Sunday, December 29, 2013

Rock on!

Sometime last spring, I made my first attempt at hand carving rocks. There was an area around the spur to Dry Creek Coal #2 at Summit Springs where I wanted a rock face, in part because of how steep the hillside is here. I also wanted to experiment here before attempting to carve the rocks around the tunnel portal at the entrance to Brocks Gap Tunnel. This is a large area, and I'd like it to be a signature scene on the layout. Therefore, practicing a little before attempting this project seemed to make sense, especially since I've never done this before.

I've collected numerous photos of rock outcroppings and rock faces over the years, so I had a good idea of what I wanted. I had also accumulated all of the materials that Joe Fugate recommends in his Ten Mile Creek video series for hand carving rocks (see this link for the videos: So after reviewing the video one last time, I was ready to go.

The picture below shows the end results.

This is one of only two shots I have of this area, largely because I was never happy with the way it turned out. The color was wrong, the texture was wrong, and the shape was wrong. Other than that, it turned out great! I used too much Portland cement in the plaster mix which resulted in the texture being too coarse. I used some craft paints to weather the rock surfaces. The paints were fine- I just used some of the wrong colors. I got more of a tan/brown appearance rather than the grey/white I was after. And most importantly, I didn't use those photographs I mentioned previously when carving the plaster. The resulting rocks looked it- too much of the same shape and not enough variations. Finally, the overall square shape of the entire rock face just looked wrong. So I knew I would have to redo this at some point.

Well. that some point occurred over the last several weeks. In addition to re-working the original rock face, I carved the rocks around the entrance to Brocks Gap Tunnel. The picture below shows the new rock face.

Some new plaster was added to the left hand side of the old rocks in order to get a more natural look to the overall face. The existing rocks were re-shaped by chipping away at the old plaster. During this process, most of the original surface was removed. This left the light grey of the original plaster along with the darker grey that was used  as the base coat. This was exactly the color combination that I had been after originally.

So armed with a little success in re-shaping the rock face, I set about to carve the rocks around the portal to Brocks Gap Tunnel. The picture below shows the end results.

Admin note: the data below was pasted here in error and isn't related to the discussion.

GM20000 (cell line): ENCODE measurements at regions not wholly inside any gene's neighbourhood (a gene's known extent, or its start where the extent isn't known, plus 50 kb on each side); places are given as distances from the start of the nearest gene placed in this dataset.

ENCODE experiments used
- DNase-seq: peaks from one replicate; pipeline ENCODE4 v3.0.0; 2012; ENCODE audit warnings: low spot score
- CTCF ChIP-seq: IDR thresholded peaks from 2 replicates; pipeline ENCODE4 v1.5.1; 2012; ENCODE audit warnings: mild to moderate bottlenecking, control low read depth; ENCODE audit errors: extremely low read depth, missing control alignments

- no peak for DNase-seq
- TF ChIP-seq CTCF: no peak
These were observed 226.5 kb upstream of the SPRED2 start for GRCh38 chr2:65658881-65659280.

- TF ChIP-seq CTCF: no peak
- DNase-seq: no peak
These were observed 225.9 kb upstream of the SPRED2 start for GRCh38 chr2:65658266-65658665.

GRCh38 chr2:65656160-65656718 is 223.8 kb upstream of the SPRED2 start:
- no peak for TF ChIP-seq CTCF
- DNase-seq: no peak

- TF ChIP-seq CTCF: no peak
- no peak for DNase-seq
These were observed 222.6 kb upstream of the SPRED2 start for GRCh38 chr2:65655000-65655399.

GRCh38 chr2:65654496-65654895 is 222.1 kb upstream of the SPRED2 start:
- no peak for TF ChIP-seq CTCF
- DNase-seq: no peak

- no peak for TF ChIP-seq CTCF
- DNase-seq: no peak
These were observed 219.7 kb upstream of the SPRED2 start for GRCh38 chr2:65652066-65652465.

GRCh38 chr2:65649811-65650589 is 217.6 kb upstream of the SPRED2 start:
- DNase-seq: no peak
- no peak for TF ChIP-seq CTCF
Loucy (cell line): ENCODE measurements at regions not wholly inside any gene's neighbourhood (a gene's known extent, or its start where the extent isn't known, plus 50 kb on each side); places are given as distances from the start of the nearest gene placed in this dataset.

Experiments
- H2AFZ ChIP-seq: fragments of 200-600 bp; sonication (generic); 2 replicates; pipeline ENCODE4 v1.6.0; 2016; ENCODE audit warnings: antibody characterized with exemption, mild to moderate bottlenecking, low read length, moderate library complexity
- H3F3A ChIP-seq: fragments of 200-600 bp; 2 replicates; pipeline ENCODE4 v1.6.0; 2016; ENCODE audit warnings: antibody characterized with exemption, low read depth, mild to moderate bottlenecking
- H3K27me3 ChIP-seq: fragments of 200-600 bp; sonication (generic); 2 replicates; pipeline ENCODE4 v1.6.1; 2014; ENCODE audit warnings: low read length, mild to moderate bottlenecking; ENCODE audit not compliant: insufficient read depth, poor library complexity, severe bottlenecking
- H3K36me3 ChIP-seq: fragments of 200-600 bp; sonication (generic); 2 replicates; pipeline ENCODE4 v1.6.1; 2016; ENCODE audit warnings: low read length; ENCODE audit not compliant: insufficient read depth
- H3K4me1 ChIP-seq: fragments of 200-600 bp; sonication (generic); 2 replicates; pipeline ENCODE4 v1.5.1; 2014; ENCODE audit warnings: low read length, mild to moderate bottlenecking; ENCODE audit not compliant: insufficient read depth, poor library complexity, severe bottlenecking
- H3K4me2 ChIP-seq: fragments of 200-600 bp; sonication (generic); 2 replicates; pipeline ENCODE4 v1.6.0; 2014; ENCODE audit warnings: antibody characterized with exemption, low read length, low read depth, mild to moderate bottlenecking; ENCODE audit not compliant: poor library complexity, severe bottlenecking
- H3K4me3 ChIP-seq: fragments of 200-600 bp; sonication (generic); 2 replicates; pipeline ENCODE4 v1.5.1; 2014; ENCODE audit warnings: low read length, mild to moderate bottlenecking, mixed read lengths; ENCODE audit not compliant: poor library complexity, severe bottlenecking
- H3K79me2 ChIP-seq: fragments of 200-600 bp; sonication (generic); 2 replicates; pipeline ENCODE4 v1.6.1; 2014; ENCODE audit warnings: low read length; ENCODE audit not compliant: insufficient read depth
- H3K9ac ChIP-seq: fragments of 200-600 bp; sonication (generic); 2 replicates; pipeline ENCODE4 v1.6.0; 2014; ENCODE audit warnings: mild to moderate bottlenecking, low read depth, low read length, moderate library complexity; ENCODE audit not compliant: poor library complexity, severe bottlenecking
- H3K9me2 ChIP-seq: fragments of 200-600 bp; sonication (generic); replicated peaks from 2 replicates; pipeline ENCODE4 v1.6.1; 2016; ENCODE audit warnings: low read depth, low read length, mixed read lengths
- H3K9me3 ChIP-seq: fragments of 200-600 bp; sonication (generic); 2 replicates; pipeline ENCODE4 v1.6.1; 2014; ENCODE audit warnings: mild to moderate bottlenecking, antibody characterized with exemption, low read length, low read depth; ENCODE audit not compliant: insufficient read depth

This time, I used several photos when carving the rocks. The shot below of a tunnel portal somewhere on the  Clinchfield shows what I was trying to capture. I'd give credit for this photo where due, but I found it somewhere on the Internet.

A lot of the shape of the rocks along the right hand side was the result of the original application of plaster. Nothing like a little luck to help a project along! The rest of the shapes were carved over a week period. I'd carve a little, step back and look, and carve some more. Then I left the project for a period of time. When I came back, I'd find little things that I wanted to change. By the end of the week, the final shape was in place.  Here's  a couple of close-ups.

The plaster was painted with a medium grey craft paint as the base coat followed by a wash of brownish black craft paint. Once this dried thoroughly, I went back and added highlights with several lighter shades of grey craft paint. A light application of some weathering powders completed the process.

With the exception of ground throws for the turnouts, all of the scenery in this area is now complete. Here's the view looking from Laurel Ridge Coal toward the west end of Summit Springs.

And last up, a short video of DE 9 headed westbound.


  1. Replies
    1. Thanks, Tore. After looking at the photos, the rocks looked a little too grey to me. Some friends confirmed this yesterday, so I went back and added some grey ash, brown and white MIG pigments. This helped tone down the grey and added a little more natural color to the surfaces.

  2. Was going to say the same thing - a little more darkness on the rocks. One of the great things about photos is that they sometimes help find things we just don't see live. I noticed some similar issues with my recent rock work where I want to fix some coloring. Always more to do! But the carving looks great and nice to see the video.

  3. Nice work on the rocks. I think your approach to shading the rocks worked in your favour. You can always do touch-ups and additional shading over time. If you haven't tried it yet, washes of diluted india ink can really add depth and shading to rock carvings.

    Hunter Hughson

    1. Thanks, Mike and Hunter. The MIG pigments helped a lot, and the rocks look better in person than they do on camera. I've taken a number of subsequent photos, and for whatever reason, the coloring doesn't look as good on camera as it does under the lighting in the layout room. I have used diluted India ink for washes for many years now, Hunter, in a variety of different ways. And it really does add depth, as you suggest. For the rocks, however, I used a pretty diluted wash of black craft paint after the initial rock coloring had dried. It appeared to have roughly the same effect as the diluted India ink.

    2. Ya, I kinda figured I was over-stating the obvious with the ink suggestion, but I thought I'd throw that out there just in case. I think the rocks look great on camera, by the way.